Disorganization can result from many things:
- a medical or mental health condition
- learning differences
- communication issues
- emotional issues
- lack of systems
- simply not ever being taught
Organizing skills are taught to us (by parents, teachers, caregivers) as if everyone were a conventional thinker, and some of us are unconventional in our thinking.
Disorganization can be a signal that something else is going on – a mental health issue, unique learning style, communication problems, and life crises, to name a few. You can improve your life and organize your home by learning — with the help of a professional organizer and related professionals — a way of organizing that works for you.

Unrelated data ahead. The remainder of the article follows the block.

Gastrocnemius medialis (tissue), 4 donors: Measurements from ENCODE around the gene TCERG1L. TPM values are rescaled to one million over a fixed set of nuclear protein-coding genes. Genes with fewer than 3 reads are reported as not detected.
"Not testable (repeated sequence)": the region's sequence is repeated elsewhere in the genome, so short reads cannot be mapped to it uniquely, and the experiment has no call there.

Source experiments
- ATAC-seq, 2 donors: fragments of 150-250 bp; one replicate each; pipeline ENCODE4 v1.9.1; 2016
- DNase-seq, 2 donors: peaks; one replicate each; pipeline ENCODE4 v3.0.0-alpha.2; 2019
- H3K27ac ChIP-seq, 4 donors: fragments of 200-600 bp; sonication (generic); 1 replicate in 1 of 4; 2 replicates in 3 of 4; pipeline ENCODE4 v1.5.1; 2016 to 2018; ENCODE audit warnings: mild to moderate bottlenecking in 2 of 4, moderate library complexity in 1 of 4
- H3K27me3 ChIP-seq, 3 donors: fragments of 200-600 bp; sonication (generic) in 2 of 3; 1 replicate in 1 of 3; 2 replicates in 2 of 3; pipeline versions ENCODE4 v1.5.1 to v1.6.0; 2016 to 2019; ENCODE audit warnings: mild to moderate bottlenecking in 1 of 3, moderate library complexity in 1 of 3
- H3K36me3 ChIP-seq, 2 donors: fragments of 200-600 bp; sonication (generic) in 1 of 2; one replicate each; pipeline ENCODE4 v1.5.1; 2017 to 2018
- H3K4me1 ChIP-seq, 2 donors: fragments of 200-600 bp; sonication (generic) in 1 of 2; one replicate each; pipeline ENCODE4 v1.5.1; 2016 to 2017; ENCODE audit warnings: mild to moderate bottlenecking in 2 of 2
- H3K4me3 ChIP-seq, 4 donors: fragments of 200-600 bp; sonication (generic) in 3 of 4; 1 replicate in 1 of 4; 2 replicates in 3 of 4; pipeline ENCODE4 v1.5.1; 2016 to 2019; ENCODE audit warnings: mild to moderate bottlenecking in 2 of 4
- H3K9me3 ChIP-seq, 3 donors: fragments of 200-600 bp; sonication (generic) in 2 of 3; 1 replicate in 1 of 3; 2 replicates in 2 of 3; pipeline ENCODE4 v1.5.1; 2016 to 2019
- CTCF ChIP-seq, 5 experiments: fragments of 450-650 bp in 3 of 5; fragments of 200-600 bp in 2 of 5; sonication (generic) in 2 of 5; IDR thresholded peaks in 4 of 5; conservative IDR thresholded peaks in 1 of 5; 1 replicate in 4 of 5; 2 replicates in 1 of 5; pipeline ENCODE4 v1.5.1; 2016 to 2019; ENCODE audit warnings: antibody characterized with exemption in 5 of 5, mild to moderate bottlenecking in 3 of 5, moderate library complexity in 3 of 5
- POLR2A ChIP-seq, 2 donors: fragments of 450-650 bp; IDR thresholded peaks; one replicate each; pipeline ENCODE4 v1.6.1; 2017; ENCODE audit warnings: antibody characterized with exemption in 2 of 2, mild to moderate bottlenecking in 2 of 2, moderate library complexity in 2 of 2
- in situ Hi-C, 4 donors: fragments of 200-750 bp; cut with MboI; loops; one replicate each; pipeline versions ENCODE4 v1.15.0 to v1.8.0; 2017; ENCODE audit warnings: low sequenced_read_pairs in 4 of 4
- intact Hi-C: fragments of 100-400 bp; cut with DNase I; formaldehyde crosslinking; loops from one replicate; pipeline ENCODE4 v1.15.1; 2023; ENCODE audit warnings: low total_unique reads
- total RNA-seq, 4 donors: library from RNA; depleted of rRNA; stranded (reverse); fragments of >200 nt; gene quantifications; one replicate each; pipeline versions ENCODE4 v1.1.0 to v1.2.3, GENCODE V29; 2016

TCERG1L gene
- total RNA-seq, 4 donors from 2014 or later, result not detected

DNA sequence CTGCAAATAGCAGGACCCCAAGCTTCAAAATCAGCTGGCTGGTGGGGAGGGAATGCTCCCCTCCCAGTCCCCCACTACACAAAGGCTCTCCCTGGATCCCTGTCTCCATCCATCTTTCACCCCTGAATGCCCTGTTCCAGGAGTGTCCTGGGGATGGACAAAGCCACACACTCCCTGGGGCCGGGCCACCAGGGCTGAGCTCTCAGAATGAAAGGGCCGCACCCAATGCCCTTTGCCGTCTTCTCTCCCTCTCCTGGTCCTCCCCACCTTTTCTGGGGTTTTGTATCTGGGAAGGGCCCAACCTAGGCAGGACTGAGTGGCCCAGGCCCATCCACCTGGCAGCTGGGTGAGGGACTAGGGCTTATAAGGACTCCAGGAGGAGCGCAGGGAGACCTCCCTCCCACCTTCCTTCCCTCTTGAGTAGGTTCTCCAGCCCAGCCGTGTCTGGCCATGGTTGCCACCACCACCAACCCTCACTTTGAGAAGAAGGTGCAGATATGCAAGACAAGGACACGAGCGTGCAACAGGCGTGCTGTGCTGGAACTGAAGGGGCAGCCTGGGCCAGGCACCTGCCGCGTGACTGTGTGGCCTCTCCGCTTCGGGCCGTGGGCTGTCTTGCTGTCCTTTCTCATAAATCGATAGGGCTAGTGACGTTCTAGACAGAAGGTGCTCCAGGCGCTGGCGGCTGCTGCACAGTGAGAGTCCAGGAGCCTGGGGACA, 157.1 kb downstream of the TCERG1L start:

A life affected by chronic disorganization is characterized by:
- being disorganized for one’s entire adult life
- multiple attempts to get organized which have failed
- diminished quality of life; and
- expectation of future disorganization
Some common conditions:
Read a fact sheet from the National Attention Deficit Disorder Association.
- Learn more about right brain dominance.
- Take a short quiz. (Note: you do NOT have to sign up for the free newsletter.)
- health crisis
- birth of a child
- job change
Events like these can temporarily “shock” the system and cause difficulty in handling tasks, time and belongings – things that used to be easy to manage.
Find out more about disorganization by visiting the Institute for Challenging Disorganization.